The real "zoom-zoom" comes in the handling; behind the wheel of the Mazda2, you'll think you're driving a lower, wider vehicle than the one you're actually in. The chassis is beautifully balanced, the suspension is firmly sprung but well damped, and even the electric power steering gives the impression that the Mazda2 is a hot hatch in disguise. It even competes well against that benchmark of hatchback handling, the Mini Cooper. The little Mazda offers lots of grip despite its small, narrow 195/50 tires, and the entire car exhibits balance and poise no matter what kinds of roads you throw it into. It's as happy in high-speed sweeping turns as it is on bumpy switchbacks at a fraction of the pace.
The engine doesn't have a lot of power to spare, despite the Mazda2's impressively light weight, so you'll find the car is most rewarding when it's driven energetically. If it just loafs around town--especially if it's fitted with the automatic--it won't be nearly as much fun.
2012 Mazda MAZDA2
Comfort & Quality
The 2012 Mazda Mazda2 is inexpensive without being cheap, but it offers comfortable seats and appears quite well screwed together.
Despite its small exterior, the 2012 Mazda2 offers good legroom for four adults--but they'll be much happier if none of them is more than 6 feet tall. Occupants of that height will max out the headroom, even in the front seats, and taller front occupants will have to adjust the front seat to the point where only small children will fit behind them. The subcompact Mazda2 is actually close on interior space to the larger compact Mazda3, surprisingly.
The interior is nice-looking but doesn't impress one way or the other, with supportive and comfortable seats up front. The fabric is hardly premium, but the texture goes beyond plain old cloth, and the red piping in the Touring model adds an unexpected touch of color. Still, the Mazda2 may be best used as a two-person vehicle, with the rear seat folded flat to offer maximum load space.
Fit and finish suits the least expensive car in Mazda's lineup. It's built to be inexpensive, but not cheap. The plastics feel durable, but hardly look stylish, and they keep the cabin quiet and free of rattles, squeaks, and groans. The likely buyer is either a college student or first-time car owner, and a cost-conscious one at that, who won't mind the deliberate omission of polish and panache in the interests of efficiency and low purchase price.
2012 Mazda MAZDA2
The 2012 Mazda Mazda2 has the usual suite of safety systems, and received decent--if not top-of-the-list--safety ratings from the IIHS.
The 2012 Mazda2 hasn't been crash-tested by the National Highway Traffic Safety Administration (NHTSA), but the Insurance Institute for Highway Safety (IIHS) gives the car its top rating of "Good" for its frontal-offset crash and roof strength tests. The IIHS only rates it as "Adequate," however, for side-impact and rear-crash protection.
The littlest Mazda includes the usual suite of safety systems that are now virtually standard across all sizes and types of cars: electronic stability control, anti-lock brakes, and a brake override system. It has front and side airbags for front-seat occupants, and side-curtain bags that cover the window openings for both front and rear passengers.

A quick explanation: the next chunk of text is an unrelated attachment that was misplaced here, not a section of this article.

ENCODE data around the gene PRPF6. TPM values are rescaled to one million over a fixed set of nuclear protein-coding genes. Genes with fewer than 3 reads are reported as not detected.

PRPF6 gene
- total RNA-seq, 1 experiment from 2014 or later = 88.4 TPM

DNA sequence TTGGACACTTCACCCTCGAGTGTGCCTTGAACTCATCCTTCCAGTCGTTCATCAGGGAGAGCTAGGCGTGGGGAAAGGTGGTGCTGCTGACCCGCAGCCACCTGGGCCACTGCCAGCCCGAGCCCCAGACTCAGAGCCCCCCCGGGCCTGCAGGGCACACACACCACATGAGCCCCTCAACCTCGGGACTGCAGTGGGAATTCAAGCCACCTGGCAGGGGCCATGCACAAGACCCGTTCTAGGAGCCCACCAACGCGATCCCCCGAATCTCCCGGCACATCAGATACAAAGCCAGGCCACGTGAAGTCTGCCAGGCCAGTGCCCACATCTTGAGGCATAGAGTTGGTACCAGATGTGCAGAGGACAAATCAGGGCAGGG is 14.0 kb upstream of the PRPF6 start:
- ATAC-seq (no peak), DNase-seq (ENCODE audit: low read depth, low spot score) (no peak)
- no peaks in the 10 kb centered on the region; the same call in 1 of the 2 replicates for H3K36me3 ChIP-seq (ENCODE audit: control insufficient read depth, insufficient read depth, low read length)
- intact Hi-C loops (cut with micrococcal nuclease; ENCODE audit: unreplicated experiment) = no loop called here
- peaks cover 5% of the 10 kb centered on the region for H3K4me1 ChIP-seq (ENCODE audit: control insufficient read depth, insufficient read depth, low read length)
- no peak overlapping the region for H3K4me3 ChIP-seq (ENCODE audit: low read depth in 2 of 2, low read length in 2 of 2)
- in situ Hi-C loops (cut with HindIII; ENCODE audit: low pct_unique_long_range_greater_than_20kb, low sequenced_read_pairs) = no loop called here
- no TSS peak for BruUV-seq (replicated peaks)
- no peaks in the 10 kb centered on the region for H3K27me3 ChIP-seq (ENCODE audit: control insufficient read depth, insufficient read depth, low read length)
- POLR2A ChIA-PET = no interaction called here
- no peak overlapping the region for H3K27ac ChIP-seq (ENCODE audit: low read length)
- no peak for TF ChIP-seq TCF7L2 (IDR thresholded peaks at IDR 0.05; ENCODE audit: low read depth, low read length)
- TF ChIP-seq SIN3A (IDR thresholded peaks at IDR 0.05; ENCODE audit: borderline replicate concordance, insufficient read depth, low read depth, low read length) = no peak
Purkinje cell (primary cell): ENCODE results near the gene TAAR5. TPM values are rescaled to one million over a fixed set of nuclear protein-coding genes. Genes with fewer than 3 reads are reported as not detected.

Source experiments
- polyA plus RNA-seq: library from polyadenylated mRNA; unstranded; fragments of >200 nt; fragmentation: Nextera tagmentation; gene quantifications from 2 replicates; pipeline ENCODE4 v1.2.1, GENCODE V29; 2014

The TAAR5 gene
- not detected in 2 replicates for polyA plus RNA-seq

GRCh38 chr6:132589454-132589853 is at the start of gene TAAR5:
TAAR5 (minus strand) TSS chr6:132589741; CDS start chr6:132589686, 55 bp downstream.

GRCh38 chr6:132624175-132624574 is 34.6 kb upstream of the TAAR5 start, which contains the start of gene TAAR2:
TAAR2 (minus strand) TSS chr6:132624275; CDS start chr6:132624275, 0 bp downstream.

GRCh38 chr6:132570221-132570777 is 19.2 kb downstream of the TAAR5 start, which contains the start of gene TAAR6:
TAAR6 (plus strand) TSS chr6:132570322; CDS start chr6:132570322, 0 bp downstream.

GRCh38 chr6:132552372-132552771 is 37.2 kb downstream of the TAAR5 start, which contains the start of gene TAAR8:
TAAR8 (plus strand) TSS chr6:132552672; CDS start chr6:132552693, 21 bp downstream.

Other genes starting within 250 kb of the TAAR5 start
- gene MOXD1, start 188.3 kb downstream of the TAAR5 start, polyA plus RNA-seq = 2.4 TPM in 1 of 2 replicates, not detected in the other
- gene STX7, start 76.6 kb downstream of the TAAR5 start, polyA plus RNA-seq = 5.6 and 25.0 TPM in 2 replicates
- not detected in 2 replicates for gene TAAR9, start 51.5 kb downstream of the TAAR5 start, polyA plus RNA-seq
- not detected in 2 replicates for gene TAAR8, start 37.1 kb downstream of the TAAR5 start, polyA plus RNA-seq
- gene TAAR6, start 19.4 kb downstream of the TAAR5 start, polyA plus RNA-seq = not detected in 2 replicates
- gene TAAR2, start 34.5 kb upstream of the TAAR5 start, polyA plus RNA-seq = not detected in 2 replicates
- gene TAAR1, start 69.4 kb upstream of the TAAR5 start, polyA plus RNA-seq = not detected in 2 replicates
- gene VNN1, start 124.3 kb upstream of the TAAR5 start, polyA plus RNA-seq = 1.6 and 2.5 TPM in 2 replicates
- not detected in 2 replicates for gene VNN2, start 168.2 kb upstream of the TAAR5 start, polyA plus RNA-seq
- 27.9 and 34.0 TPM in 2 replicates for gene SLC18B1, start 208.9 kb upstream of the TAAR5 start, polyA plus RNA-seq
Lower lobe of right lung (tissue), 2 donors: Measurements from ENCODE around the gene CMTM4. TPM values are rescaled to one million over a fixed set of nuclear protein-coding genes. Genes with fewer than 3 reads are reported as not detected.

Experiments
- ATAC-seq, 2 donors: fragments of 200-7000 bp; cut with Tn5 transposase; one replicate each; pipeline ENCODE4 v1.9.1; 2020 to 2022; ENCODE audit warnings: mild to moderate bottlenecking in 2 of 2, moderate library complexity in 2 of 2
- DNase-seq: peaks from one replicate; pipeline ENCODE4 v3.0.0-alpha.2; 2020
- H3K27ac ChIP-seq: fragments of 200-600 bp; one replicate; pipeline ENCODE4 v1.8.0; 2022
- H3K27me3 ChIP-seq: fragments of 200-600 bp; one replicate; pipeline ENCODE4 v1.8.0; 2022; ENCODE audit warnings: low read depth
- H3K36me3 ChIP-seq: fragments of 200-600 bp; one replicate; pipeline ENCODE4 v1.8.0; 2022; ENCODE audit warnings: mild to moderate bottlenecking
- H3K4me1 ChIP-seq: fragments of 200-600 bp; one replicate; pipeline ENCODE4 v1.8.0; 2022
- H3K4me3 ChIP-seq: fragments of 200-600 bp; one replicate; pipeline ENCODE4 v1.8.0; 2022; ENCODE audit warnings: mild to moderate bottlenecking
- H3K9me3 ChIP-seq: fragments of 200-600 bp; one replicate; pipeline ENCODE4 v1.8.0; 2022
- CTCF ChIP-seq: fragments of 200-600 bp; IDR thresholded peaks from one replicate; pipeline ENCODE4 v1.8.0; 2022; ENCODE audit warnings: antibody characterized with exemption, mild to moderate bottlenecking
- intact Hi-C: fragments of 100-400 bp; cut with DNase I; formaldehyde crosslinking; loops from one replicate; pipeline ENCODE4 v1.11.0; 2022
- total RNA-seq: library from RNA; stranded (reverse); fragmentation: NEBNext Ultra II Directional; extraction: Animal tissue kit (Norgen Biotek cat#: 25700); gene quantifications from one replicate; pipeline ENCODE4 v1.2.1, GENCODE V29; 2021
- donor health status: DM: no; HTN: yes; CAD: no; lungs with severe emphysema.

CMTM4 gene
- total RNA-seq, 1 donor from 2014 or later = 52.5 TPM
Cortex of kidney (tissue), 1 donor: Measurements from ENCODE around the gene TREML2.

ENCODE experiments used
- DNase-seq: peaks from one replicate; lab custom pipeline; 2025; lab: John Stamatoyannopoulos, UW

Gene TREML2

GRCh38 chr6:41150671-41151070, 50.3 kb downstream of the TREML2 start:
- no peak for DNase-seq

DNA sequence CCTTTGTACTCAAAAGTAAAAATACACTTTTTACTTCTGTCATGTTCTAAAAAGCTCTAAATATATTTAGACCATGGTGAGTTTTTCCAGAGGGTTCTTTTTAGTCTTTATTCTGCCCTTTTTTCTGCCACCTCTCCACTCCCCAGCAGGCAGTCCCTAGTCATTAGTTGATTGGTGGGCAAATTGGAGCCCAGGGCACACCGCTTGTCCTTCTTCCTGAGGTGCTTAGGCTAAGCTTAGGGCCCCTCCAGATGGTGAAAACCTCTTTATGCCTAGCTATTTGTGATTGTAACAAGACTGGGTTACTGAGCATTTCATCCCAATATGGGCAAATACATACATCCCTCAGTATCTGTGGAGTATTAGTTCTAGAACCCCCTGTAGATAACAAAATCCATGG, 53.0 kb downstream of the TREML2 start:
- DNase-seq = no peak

2012 Mazda MAZDA2
The 2012 Mazda Mazda2 delivers the basics, in just two models and six color choices, keeping it simple and inexpensive.
The 2012 Mazda2 is Mazda's smallest, least expensive model. And it's kept the options list short and the pricing simple, with just two models offered in only six colors.
The base model, known as the Sport, offers standard remote keyless entry; power locks, windows, and mirrors; air conditioning; a rear-window washer/wiper unit; a tilt-adjustable steering wheel; a folding rear seat with a 60/40 split seat back; and a single-CD audio system with MP3 input and four speakers. The one slightly grim note is the 15-inch steel wheels--increasingly a rarity these days--with plastic wheel covers.
Add another $1,500 or so to the sticker and you move up to the Touring model. That replaces the steel wheels with 15-inch alloy wheels, and upgrades the sound system to six speakers. There's also an added trip computer, and a host of appearance and trim items. Those include a roof spoiler, front fog lights, a leather-wrapped steering wheel with built-in audio controls, nicer cloth upholstery with red piping, and even a chrome exhaust tip.
If you want to add navigation or Bluetooth to either model, you can buy Garmin and Motorola aftermarket items directly from your Mazda dealer. And that's about it.
2012 Mazda MAZDA2
While the 2012 Mazda Mazda2's gas-mileage ratings aren't at the very top of the list, it will likely do better in real-world usage--making it almost as fuel efficient as some hybrids.
The EPA gas-mileage ratings are right on the money for most cars, but our experience indicates that the 2012 Mazda2 may exceed its rated numbers in real-world use--which makes it a little greener than expected.
According to the EPA, the Mazda2 gets 27 mpg city, 34 mpg highway when it's fitted with the four-speed automatic. Opt for the five-speed manual--which is probably more "zoom-zoom," to be honest--and those numbers go up to 29 city, 35 highway. For the latter, that's a combined 32-mpg rating. But our road tests indicated that the number may be closer to 35 mpg, even if you drive it energetically and flog it around.
Why so thrifty? The Mazda2 is light--very light. In fact, it weighs less than the current Miata two-seater, tipping the scales at a slender 2,300 pounds. Mazda calls the process it used the "gram strategy," meaning it shaved weight wherever and whenever possible, from every component. That saves raw materials, and it reduces the amount of fuel that needs to be burned to move it all around.